• Fri
  • Aug 22, 2014
  • Updated: 10:00pm

Range roving

PUBLISHED : Sunday, 16 December, 2007, 12:00am
UPDATED : Sunday, 16 December, 2007, 12:00am

With a working knowledge of African safaris compiled mainly from Hollywood films and TV series of the 1950s and 60s, my vocabulary for such was, until recently, limited to words such as 'Daktari', 'Hatari' and 'Mogambo'. Likewise, my imagination was occupied by sweat-stained, leopard-skin hat bands, elephant guns and fatally faulty mosquito nets. Both these shortcomings, though, are being well and truly addressed with a mid-afternoon dry sherry in front of a roaring log fire, by browsing the South African mammals and reptiles checklist supplied at the Tswalu Kalahari Reserve.

While confident in my familiarity with the so-called big five (after mentally replacing the giraffe with the buffalo and the cheetah with the leopard), alarm bells accompany the realisation that more than 20 animals qualify as 'even-toed ungulates'. A further 100 in various categories await ticking off, barely 10 per cent of which I might have stood a chance of recognising - in an identity parade, not through binoculars. The Kalahari tent tortoise, the hairy-footed gerbil and the black spitting cobra might be distinguished by location, appearance and behaviour in that order (rather belatedly in the case of the last), but what of the tsessebe, the blesbok and the nyala? More sherry and another log on the fire.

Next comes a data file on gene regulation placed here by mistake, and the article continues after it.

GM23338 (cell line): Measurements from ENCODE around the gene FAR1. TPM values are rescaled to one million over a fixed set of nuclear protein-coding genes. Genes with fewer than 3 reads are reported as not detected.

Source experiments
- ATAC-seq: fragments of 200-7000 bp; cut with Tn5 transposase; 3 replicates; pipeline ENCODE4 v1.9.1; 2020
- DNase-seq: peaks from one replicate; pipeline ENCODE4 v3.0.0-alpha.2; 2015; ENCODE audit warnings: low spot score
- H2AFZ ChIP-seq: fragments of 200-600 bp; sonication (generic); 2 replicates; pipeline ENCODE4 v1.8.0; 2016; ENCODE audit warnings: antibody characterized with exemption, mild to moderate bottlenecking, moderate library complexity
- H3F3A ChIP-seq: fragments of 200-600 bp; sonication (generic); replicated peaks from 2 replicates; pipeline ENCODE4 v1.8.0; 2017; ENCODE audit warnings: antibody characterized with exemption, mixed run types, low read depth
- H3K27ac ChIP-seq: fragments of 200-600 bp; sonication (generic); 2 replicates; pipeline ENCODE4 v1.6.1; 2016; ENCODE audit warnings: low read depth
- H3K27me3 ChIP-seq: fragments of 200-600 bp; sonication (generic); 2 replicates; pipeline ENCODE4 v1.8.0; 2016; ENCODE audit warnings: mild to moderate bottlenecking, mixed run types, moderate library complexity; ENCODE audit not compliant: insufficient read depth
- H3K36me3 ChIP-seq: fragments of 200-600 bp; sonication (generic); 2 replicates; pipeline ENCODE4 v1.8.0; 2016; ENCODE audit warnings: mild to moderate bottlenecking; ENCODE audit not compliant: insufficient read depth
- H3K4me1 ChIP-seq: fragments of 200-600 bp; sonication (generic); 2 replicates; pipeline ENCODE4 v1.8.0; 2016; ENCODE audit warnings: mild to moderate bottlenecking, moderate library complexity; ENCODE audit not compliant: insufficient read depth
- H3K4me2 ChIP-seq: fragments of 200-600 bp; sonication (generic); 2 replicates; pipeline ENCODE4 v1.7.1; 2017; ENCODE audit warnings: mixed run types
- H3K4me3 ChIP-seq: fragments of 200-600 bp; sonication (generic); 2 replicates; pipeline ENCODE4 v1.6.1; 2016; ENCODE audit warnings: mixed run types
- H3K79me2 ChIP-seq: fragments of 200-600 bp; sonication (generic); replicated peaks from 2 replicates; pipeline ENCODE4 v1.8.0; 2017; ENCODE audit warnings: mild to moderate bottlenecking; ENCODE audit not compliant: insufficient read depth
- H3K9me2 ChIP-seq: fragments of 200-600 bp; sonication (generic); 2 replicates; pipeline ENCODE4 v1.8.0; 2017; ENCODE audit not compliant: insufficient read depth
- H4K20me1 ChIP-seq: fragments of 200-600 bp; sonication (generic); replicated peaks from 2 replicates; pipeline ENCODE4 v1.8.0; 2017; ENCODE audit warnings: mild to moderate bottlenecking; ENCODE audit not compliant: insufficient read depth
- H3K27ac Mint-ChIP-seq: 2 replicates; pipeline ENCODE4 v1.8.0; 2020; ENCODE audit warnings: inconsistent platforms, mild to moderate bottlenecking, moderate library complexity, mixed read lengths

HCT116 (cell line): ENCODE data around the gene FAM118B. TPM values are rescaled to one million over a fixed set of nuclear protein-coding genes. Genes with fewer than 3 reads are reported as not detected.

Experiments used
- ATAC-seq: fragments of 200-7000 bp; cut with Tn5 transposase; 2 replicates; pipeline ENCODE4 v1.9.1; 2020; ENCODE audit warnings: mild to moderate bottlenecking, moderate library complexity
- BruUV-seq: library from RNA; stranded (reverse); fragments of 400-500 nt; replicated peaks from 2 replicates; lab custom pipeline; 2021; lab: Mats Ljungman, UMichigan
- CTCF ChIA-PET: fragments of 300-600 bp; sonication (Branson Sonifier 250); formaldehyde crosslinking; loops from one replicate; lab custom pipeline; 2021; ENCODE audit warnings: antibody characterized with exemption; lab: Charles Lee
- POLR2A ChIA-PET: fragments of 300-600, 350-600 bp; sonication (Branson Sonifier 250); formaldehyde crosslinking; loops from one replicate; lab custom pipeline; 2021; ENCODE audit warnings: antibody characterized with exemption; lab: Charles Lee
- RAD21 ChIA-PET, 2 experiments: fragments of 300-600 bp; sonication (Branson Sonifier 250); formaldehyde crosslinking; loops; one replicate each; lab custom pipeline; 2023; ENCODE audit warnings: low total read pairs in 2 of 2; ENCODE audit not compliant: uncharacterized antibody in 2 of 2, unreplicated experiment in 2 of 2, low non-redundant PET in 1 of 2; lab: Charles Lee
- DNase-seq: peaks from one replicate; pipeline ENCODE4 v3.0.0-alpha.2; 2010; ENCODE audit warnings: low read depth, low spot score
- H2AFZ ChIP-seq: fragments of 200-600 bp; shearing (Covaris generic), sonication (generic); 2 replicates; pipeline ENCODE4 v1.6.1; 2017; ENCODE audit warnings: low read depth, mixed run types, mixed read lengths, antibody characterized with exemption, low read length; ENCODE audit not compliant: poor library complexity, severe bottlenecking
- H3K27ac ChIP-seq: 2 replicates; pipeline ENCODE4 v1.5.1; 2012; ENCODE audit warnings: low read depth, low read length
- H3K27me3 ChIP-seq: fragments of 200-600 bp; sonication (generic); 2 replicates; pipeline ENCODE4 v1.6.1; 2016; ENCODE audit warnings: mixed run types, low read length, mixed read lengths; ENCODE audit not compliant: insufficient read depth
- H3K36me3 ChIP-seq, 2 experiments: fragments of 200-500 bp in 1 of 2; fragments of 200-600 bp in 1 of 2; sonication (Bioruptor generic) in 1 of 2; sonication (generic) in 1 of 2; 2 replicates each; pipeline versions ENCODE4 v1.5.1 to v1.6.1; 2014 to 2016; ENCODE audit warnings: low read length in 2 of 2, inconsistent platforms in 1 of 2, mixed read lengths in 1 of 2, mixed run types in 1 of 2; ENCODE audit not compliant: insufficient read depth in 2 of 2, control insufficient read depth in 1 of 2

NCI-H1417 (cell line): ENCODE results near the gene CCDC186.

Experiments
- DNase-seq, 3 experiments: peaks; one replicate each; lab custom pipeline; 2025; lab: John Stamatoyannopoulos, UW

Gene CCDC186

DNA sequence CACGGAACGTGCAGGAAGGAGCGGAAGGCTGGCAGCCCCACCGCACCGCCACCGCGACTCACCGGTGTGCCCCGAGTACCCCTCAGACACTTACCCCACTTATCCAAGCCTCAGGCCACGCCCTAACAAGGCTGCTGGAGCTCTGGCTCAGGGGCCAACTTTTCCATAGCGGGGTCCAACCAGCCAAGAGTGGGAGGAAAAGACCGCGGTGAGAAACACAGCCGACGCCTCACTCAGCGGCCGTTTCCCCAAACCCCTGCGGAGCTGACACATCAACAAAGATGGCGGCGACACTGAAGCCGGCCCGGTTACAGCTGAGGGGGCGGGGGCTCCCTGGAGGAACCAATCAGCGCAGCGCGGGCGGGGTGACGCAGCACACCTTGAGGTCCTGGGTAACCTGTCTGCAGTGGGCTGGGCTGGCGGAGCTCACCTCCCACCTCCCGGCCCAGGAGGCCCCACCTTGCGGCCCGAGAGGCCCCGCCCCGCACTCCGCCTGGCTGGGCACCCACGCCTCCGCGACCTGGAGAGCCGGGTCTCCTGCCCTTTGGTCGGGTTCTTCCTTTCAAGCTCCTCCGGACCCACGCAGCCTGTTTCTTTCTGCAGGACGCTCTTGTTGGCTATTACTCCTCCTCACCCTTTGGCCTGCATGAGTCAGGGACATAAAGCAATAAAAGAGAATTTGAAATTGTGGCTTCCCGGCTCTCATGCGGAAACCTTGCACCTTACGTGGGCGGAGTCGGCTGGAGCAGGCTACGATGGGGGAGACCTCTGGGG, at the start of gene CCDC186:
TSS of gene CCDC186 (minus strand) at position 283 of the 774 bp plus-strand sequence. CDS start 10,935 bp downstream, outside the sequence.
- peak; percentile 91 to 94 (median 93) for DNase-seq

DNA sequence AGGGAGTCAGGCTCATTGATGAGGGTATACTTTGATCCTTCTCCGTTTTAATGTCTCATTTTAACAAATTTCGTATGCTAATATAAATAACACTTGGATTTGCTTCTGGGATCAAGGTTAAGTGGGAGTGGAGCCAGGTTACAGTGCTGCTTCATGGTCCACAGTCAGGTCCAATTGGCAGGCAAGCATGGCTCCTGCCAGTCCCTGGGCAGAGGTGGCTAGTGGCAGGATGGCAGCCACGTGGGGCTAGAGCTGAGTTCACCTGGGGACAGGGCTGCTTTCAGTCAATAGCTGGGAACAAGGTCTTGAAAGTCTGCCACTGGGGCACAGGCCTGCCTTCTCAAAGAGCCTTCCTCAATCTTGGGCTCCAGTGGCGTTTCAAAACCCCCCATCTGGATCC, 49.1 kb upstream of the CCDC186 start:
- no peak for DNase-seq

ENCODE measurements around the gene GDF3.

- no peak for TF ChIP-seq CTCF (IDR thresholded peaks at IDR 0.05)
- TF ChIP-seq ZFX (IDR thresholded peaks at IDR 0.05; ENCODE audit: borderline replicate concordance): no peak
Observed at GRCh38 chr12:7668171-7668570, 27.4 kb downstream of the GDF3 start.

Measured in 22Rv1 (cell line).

Tswalu is owned by Nicky Oppenheimer, the billionaire chairman of the De Beers diamond mining company, and his wife, Strilli, who in recent years have stocked the place with more than 20,000 animals to create the most expansive private reserve in South Africa. It is also one of the most luxurious.

Motse, the main accommodation base, comprises eight thatched-roof, finely furnished legae, or villas, each - at the risk of sounding like a travel brochure - containing a spacious bedroom, an en-suite bathroom, indoor and outdoor showers, a large private lounge with an open fireplace and a private sun deck. The main building, of similar earthy design, comprises a lounge area, library and dining room supported by a fine wine cellar and a menu worthy of the best city hotels. (About 30km away, Tswalu's other property, a private house called Tarkuni, offers absolute privacy - as author J.K. Rowling no doubt found to her pleasure on a recent visit - for groups of up to 12.)